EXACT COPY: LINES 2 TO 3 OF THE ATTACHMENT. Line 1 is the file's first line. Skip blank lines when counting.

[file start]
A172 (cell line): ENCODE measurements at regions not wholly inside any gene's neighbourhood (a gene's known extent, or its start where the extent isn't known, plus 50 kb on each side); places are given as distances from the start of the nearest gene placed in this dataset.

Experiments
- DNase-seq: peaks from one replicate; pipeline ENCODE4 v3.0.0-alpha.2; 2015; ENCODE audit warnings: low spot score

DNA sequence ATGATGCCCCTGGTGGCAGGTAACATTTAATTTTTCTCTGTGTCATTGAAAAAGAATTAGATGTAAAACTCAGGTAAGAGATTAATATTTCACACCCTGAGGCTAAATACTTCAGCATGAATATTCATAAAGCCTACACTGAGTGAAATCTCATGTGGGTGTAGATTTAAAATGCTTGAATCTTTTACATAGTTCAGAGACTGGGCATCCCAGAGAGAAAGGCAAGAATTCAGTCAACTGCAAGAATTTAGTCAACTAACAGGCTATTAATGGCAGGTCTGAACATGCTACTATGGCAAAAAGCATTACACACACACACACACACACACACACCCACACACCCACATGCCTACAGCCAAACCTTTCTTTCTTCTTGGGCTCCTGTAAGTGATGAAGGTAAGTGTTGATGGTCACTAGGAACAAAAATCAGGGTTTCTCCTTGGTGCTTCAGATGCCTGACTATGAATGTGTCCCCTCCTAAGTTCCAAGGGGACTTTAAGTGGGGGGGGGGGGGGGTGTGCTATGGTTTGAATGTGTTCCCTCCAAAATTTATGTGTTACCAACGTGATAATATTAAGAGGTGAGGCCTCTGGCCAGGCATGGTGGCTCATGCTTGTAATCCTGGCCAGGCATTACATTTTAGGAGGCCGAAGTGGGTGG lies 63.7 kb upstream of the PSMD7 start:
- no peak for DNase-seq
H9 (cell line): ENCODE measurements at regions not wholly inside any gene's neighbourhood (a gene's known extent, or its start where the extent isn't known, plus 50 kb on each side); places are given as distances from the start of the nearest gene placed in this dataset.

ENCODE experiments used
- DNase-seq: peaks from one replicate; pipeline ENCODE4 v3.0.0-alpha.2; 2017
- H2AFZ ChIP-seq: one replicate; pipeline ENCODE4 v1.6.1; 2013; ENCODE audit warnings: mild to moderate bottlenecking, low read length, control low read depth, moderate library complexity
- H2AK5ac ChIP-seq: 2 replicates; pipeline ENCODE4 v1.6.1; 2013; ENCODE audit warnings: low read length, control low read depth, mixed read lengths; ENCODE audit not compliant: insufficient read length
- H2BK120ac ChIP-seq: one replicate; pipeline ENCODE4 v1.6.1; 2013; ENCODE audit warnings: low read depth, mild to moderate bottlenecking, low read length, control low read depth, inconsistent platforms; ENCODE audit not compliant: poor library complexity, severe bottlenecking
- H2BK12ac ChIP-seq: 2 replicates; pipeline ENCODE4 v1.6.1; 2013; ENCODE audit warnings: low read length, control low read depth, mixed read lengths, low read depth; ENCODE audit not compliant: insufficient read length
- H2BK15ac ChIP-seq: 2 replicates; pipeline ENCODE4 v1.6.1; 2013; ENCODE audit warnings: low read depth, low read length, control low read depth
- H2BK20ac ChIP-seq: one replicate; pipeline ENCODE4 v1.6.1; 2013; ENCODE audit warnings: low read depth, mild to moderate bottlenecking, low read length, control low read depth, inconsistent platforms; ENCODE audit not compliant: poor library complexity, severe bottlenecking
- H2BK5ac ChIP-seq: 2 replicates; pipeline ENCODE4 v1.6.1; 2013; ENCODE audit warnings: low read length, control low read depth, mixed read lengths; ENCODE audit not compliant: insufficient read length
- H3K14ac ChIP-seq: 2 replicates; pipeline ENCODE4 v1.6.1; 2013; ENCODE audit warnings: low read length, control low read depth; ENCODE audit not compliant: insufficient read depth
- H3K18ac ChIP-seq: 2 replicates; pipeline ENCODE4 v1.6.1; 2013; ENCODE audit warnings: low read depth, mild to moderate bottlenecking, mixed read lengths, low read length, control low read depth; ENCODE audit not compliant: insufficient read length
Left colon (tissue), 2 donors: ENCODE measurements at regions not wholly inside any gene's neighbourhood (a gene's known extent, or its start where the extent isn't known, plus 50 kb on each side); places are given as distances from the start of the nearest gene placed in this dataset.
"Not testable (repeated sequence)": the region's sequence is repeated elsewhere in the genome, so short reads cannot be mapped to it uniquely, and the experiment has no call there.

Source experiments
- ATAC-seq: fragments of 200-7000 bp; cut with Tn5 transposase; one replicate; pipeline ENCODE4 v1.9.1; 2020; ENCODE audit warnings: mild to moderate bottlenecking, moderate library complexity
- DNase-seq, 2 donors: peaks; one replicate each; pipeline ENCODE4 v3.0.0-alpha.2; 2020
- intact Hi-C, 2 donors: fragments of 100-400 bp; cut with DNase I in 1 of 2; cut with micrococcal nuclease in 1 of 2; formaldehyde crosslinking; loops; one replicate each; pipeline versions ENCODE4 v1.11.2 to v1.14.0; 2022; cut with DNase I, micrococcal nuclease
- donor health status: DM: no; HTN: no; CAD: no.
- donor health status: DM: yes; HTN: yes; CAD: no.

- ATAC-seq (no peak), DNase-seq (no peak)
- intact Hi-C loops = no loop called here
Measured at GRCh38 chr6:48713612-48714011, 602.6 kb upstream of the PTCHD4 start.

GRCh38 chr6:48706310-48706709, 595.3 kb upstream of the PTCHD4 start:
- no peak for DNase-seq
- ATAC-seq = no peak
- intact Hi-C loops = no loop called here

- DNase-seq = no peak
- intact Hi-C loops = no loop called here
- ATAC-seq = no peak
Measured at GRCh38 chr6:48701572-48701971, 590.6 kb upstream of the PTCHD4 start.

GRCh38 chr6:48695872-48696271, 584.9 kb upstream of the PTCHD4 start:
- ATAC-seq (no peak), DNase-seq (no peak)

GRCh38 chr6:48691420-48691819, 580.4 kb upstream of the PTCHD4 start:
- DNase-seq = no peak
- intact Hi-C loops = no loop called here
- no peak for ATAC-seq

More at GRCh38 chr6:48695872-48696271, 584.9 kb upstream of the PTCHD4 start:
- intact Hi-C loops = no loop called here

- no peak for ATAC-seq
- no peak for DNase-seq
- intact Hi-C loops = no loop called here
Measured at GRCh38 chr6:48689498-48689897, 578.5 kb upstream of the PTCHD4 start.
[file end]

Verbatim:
Experiments
- DNase-seq: peaks from one replicate; pipeline ENCODE4 v3.0.0-alpha.2; 2015; ENCODE audit warnings: low spot score